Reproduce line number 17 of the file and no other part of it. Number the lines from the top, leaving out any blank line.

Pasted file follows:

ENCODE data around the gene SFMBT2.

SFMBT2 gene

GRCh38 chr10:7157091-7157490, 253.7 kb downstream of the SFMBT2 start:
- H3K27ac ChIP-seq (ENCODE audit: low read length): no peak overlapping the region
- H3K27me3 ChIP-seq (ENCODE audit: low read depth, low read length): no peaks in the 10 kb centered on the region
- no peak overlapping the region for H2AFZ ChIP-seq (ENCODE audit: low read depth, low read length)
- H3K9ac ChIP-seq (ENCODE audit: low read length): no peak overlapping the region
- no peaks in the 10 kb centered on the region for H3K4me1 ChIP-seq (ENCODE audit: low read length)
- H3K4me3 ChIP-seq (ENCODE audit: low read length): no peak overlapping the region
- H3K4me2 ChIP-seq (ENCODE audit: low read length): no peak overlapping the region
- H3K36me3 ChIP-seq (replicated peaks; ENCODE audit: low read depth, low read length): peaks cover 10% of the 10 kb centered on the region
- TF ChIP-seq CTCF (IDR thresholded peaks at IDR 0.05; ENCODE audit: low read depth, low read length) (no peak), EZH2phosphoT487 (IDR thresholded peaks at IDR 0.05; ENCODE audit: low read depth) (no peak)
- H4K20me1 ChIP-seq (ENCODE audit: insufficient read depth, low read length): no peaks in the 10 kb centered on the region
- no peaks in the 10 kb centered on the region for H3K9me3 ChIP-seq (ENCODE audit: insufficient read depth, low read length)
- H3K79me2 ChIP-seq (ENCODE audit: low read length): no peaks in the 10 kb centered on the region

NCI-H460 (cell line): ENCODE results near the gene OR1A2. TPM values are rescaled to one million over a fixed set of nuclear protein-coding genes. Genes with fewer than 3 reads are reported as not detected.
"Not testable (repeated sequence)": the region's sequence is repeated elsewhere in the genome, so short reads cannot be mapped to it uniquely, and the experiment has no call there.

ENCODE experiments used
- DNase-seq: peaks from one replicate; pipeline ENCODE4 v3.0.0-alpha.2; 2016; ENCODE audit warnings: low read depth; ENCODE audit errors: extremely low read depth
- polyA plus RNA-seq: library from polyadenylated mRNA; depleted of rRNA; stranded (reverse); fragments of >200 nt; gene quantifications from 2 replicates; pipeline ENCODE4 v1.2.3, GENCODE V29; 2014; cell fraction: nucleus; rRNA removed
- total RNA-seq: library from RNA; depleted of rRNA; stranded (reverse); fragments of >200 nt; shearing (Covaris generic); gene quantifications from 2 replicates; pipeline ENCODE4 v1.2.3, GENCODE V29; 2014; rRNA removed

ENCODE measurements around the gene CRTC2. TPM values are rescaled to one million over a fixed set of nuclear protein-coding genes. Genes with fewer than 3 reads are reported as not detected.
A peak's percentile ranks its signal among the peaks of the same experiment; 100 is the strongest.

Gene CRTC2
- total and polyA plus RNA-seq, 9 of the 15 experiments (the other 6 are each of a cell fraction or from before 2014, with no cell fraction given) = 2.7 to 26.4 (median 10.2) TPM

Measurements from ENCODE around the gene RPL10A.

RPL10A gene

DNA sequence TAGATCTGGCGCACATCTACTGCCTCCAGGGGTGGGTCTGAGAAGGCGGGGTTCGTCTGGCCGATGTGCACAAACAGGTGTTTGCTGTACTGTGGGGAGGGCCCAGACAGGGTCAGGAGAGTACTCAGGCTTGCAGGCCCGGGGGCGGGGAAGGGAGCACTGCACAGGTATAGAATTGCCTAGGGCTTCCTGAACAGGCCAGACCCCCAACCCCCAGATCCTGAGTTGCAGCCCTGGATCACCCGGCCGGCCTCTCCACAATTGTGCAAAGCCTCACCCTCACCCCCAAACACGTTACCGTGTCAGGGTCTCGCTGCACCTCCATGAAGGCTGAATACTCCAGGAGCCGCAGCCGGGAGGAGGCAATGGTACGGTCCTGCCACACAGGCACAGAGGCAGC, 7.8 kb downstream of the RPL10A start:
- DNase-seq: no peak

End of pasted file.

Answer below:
"Not testable (repeated sequence)": the region's sequence is repeated elsewhere in the genome, so short reads cannot be mapped to it uniquely, and the experiment has no call there.